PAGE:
Healthcare & Medical
Pharmacists dispense and distribute prescription and controlled medications and give advice about their safe use.
What does a Pharmacist do?
Pharmacists dispense and distribute prescription and controlled medications and offer expertise about their safe use. Pharmacists also provide advice on the appropriate use of over-the-counter medications, conduct health and wellness screenings, provide immunisations, and oversee medications given to patients.
As a pharmacist, you would:
- fill prescriptions and dispense controlled medications
- give advice about the potential interactions of prescription medication and other medications
- give instructions to the patient on how and when to take the medication
- prepare medicines that are not supplied ready-made by the manufacturer
- give general healthcare advice and help to the public in relation to minor ailments
- arrange the delivery of medication to people who are unable to leave home
- sell a range of over the counter medications and healthcare products
- arrange programs such as monitoring blood pressure and cholesterol levels, diabetes screening, or flu vaccinations
- keep up to date with current pharmacy practice, new drugs and their uses
- order and control stock
- run or help to run a business, including supervising and training staff.
Pharmacists who work in hospitals might also:
- visit wards, giving advice about medicines to other medical professionals and provide them with up-to-date information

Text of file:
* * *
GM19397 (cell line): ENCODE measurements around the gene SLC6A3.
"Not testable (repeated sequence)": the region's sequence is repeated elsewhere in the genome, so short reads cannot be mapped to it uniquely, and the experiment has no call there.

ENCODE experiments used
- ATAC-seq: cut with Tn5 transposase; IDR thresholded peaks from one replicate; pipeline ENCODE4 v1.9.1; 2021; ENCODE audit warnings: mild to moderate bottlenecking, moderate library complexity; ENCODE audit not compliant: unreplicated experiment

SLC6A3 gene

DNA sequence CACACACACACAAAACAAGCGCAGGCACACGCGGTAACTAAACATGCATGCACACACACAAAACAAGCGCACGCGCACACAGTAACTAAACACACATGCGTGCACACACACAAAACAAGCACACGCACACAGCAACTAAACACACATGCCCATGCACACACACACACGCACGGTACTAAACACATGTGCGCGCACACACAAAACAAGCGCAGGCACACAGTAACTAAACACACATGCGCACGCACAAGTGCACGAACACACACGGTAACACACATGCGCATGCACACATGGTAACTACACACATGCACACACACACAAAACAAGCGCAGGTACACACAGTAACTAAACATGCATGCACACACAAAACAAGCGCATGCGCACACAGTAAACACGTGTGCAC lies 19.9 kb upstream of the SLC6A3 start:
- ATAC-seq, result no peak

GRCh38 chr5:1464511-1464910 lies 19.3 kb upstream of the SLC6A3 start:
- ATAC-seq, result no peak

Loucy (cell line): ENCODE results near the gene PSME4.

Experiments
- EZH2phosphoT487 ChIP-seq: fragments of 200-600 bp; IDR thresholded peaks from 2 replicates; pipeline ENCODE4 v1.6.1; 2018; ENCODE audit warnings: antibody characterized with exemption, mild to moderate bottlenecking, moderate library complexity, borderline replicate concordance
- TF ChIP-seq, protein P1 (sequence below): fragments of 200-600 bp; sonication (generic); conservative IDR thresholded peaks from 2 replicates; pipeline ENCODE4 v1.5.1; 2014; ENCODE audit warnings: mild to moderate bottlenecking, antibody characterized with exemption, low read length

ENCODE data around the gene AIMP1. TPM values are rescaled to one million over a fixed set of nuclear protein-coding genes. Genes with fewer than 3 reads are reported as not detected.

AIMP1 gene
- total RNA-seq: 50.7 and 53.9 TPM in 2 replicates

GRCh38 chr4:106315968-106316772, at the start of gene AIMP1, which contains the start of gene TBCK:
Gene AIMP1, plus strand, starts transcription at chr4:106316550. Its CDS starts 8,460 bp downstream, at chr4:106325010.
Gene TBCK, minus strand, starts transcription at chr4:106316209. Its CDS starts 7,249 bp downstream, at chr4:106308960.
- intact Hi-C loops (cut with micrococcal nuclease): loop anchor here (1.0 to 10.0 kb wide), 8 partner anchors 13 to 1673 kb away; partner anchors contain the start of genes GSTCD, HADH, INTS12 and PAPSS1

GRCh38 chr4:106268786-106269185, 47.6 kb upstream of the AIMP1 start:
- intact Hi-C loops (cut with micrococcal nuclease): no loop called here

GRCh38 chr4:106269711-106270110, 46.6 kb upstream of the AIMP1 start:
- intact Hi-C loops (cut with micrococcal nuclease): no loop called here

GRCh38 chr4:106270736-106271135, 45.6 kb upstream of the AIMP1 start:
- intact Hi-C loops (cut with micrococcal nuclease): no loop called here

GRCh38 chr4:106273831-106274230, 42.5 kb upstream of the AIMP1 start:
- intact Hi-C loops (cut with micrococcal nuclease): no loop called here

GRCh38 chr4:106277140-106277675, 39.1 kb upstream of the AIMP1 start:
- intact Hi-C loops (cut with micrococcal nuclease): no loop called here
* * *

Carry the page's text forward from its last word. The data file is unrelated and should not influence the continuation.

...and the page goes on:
- buy and distribute medicines throughout the hospital.
Key skills and interests
To become a pharmacist, you would need:
- an interest in the health and well being of people
- a high level of scientific ability and understanding
- a methodical and responsible approach to your work
- good problem solving skills
- good maths skills
- accuracy and attention to detail.
Working hours and conditions
As a pharmacist in a retail pharmacy, you would work a standard number of hours per week. This would usually include weekends and evenings. Part-time work should be readily available. As a self-employed pharmacist, you would likely work longer than normal hours.
In a hospital setting, you would usually work a standard number of hours per week, which would include shifts on evenings and weekends.
Pharmacists usually work in retail pharmacies or hospitals. Some work in government departments, involved with the regulatory control of pharmaceuticals, and in research and development in pharmaceutical companies.
How to become an Pharmacist?
Entry Level Education
To become a pharmacist you usually have to complete a degree in pharmacy at university. To get into these courses you usually need to gain your senior secondary school certificate or equivalent. English, mathematics, biology, chemistry and physics would be appropriate subjects to study prior to university.
Pharmacists must be registered with the Pharmacy Board of Australia, and meet the board's registration standards, before practising in Australia. Before applying for full registration, pharmacy graduates must successfully complete a set number of hours of supervised practice while undertaking an accredited intern training program, and pass a written and oral examination.
Employment of pharmacists is projected to remain neutral.
Increased demand for prescription medications, and greater control of some over-the-counter medications, will lead to more demand for pharmaceutical services. However, the general public is increasingly using online dispensing services for non-specialist medication.
Newer robotics technologies may also replace some human dispensing activities but currently is not widely used.